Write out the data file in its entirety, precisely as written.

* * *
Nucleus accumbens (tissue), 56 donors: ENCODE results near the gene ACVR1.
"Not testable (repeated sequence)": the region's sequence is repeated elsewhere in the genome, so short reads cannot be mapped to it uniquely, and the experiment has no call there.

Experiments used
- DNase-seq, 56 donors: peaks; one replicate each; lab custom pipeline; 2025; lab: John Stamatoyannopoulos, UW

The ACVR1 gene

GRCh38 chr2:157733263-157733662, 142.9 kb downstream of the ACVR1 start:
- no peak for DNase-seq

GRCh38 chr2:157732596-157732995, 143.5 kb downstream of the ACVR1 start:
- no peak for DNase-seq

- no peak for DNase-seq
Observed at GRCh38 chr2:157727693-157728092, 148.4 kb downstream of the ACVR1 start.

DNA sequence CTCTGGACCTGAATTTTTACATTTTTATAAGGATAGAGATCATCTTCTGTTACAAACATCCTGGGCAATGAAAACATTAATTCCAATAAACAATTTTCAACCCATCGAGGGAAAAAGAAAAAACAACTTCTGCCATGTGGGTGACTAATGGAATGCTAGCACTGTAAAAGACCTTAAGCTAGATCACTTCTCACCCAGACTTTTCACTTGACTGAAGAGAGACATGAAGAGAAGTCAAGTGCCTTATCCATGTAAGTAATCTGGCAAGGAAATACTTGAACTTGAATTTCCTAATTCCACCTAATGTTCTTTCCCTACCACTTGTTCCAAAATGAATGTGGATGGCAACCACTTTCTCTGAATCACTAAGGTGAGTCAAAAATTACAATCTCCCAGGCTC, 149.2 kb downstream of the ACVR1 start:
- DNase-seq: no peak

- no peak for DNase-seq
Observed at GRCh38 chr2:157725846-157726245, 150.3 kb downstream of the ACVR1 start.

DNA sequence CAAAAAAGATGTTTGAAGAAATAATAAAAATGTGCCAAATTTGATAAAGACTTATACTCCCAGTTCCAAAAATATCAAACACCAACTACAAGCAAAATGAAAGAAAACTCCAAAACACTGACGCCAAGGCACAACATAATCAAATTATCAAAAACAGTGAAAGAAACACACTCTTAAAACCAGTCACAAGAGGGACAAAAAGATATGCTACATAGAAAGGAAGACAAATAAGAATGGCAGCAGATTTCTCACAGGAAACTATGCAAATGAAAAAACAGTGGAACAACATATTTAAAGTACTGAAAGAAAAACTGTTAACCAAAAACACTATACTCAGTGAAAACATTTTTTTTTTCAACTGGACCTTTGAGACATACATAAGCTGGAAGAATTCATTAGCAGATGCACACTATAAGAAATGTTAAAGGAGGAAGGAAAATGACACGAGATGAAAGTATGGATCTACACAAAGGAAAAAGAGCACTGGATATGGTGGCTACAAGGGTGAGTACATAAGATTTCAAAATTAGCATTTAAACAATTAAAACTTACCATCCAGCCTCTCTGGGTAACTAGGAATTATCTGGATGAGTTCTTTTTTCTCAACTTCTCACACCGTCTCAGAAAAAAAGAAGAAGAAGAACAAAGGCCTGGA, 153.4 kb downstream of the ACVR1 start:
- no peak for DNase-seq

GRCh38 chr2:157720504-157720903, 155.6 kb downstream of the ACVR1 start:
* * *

Nucleus accumbens (tissue), 56 donors: ENCODE results near the gene ACVR1.
"Not testable (repeated sequence)": the region's sequence is repeated elsewhere in the genome, so short reads cannot be mapped to it uniquely, and the experiment has no call there.

Experiments used
- DNase-seq, 56 donors: peaks; one replicate each; lab custom pipeline; 2025; lab: John Stamatoyannopoulos, UW

The ACVR1 gene

GRCh38 chr2:157733263-157733662, 142.9 kb downstream of the ACVR1 start:
- no peak for DNase-seq

GRCh38 chr2:157732596-157732995, 143.5 kb downstream of the ACVR1 start:
- no peak for DNase-seq

- no peak for DNase-seq
Observed at GRCh38 chr2:157727693-157728092, 148.4 kb downstream of the ACVR1 start.

DNA sequence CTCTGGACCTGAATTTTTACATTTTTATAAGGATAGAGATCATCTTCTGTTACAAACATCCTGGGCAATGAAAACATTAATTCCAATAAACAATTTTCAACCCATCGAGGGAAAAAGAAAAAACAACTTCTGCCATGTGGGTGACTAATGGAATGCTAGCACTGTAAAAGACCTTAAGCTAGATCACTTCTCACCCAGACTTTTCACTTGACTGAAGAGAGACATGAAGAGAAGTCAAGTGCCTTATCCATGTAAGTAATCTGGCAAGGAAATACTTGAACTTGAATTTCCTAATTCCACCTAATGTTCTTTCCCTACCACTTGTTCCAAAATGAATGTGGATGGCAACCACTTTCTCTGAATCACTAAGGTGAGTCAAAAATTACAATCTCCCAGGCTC, 149.2 kb downstream of the ACVR1 start:
- DNase-seq: no peak

- no peak for DNase-seq
Observed at GRCh38 chr2:157725846-157726245, 150.3 kb downstream of the ACVR1 start.

DNA sequence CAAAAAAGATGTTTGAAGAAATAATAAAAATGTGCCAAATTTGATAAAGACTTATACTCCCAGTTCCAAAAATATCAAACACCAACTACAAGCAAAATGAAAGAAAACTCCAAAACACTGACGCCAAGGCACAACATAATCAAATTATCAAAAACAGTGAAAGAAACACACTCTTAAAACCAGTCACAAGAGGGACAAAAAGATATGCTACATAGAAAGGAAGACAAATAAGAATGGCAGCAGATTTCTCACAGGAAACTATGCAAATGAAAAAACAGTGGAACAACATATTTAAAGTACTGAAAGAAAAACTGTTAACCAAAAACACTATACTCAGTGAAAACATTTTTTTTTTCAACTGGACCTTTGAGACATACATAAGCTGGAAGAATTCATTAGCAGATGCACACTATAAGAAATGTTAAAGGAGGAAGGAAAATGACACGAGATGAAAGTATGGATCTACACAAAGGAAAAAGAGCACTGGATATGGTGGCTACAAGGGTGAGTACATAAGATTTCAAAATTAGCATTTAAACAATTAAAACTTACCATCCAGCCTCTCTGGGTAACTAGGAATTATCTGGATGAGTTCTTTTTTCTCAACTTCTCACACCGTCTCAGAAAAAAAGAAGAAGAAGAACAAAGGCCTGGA, 153.4 kb downstream of the ACVR1 start:
- no peak for DNase-seq

GRCh38 chr2:157720504-157720903, 155.6 kb downstream of the ACVR1 start: